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Commercial Investing for Positive Cash Flow

By Brian Kline | December 3, 2013

If you are just getting into commercial real estate investing, this article has some of the most important information you need to know from the beginning. If you have taken any commercial real estate training, I hope the first thing you were taught is that commercial real estate investing is about positive cash flow.

Positive cash flow has always been important in the commercial sector and it's especially true today. It doesn't matter if your overall investment strategy is to buy and hold or to flip properties. In the residential sector, house values are calculated based on what neighboring properties sold for. In the commercial sector, the two most important valuation tools are net operating income and the capitalization rate.

© Andy Dean -

© Andy Dean -

Be Realistic About NOI

Net Operating Income (NOI) is at the heart of valuing a commercial property. NOI based on current expenses should be the first calculation you make when evaluating a potential commercial investment. Since NOI is gross income less all expenses except debt service, you need the income and expense information from the current owner. Go over both the expenses and income information thoroughly. Make sure all expenses are included. If the property doesn't have positive cash flow, you can stop right there.

If the property does have positive cash flow, calculating the NOI from the current owner's numbers is only the beginning. Next, you need to consider if you owned the property how you can increase income and decrease expenses to improve the cash flow. Be realistic about this. In today's economy, you're not likely to raise the rents by 50% overnight. Also, consider if the expenses will change under your management. Will insurance costs go up or down? Same for maintenance and other expenses. Will you be making any capital improvements?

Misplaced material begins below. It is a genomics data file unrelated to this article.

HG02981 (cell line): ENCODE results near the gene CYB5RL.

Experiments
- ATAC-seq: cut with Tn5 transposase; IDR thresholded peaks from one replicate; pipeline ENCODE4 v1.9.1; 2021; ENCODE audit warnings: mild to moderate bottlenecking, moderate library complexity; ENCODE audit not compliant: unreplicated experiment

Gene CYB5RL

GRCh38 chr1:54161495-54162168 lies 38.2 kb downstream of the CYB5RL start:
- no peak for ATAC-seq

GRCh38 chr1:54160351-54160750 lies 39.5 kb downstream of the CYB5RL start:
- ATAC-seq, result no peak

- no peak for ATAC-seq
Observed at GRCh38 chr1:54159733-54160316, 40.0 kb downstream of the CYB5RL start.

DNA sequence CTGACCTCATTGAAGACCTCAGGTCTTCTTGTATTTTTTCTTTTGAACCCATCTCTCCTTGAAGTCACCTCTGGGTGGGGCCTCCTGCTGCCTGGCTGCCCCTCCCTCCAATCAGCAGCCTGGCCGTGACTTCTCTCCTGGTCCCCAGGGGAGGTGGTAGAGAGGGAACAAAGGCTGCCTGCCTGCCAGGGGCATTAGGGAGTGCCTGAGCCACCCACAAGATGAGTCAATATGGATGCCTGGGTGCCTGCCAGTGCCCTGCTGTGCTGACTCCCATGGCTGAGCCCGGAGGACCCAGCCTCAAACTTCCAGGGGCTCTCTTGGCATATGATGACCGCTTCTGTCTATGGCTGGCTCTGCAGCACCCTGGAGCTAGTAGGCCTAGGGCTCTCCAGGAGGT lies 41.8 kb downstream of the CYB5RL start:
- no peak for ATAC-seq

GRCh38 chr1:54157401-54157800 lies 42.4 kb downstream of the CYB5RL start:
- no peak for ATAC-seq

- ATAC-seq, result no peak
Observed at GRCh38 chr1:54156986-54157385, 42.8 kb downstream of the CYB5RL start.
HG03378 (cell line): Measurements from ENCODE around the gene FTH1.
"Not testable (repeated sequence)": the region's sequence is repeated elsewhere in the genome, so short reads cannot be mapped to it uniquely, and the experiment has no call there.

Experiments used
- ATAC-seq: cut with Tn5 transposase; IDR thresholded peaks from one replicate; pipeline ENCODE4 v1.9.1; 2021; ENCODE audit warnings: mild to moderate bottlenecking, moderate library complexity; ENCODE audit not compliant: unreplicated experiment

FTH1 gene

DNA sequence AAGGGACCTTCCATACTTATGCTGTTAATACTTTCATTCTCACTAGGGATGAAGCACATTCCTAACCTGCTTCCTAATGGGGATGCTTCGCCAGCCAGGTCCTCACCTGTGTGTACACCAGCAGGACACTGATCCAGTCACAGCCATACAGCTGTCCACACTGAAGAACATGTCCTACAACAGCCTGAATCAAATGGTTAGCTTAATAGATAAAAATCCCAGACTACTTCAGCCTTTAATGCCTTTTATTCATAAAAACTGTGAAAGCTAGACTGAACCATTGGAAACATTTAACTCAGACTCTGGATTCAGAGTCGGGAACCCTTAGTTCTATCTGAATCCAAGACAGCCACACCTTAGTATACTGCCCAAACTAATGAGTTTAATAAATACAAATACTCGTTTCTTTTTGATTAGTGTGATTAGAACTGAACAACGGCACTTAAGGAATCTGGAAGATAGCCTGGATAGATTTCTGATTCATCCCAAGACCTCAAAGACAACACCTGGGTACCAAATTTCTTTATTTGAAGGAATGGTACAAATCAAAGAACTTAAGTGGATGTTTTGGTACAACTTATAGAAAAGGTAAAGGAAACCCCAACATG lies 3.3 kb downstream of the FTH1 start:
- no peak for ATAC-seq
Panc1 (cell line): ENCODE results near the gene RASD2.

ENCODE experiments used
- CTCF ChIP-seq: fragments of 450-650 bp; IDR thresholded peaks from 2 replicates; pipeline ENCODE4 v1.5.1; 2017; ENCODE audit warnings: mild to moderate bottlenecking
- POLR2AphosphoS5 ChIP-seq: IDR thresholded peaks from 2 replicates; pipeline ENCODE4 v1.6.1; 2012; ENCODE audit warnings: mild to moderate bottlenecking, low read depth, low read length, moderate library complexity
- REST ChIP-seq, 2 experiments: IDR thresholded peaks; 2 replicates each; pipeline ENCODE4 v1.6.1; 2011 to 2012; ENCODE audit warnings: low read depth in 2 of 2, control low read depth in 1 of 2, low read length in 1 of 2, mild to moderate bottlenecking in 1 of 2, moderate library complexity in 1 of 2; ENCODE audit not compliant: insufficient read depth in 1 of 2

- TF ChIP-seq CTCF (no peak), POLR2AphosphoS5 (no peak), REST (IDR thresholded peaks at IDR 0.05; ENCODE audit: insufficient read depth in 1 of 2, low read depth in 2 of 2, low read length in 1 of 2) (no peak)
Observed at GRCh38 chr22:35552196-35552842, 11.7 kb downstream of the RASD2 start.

Include Debt Service

Once you have a realistic NOI based on your own numbers, you need to consider how much your debt service will be if you buy the property. When you know how much you will be borrowing and the interest rate, you can use an online mortgage calculator to determine your monthly loan payment and multiply by 12 to come up with the annual debt service cost. Now, subtract that from your own NOI number to determine if the property still has positive cash flow.

If the property still has acceptable positive cash flow, you move on calculating the cap rate. This is the NOI divided by the sales price. This tells you the return on investment if you paid all cash for the property. A cap rate in the mid teens is considered a good cap rate. It's not likely you will pay all cash for the property so you need to compare the cap rate to the interest rate you will pay on the loan. If your cap rate is 16% and the interest rate is 9%, you have a healthy spread between the two indicating this is a good investment opportunity. Another way to use the cap rate is to compare it to another property you are considering purchasing. Generally, the property with the higher cap rate is going to provide you with a higher cash flow.

Another important use of the NOI is calculating the debt service coverage ratio (DSCR). The higher this ratio is, the more positive cash flow the property has. Generally, you need a DSCR above 1.25 to be approved for a conventional commercial loan in today's market place.

As you now know, commercial real estate investing is all about positive cash flow. You need to know how to make these and other calculations before making your first commercial investment. It's always a good idea to obtain thorough commercial real estate training before making your first investment.


Author bio: Brian Kline has been investing in real estate for more than 30 years and writing about real estate investing for seven years. He also draws upon 25 plus years of business experience including 12 years as a manager at Boeing Aircraft Company. Brian currently lives at Lake Cushman, Washington. A vacation destination, a few short miles from a national forest in the Olympic Mountains with the Pacific Ocean a couple of miles in the opposite direction.

Brian Kline has been investing in real estate for more than 30 years and writing about real estate investing for seven years with articles listed on Yahoo Finance, Benzinga, and uRBN. Brian is a regular contributor at Realty Biz News
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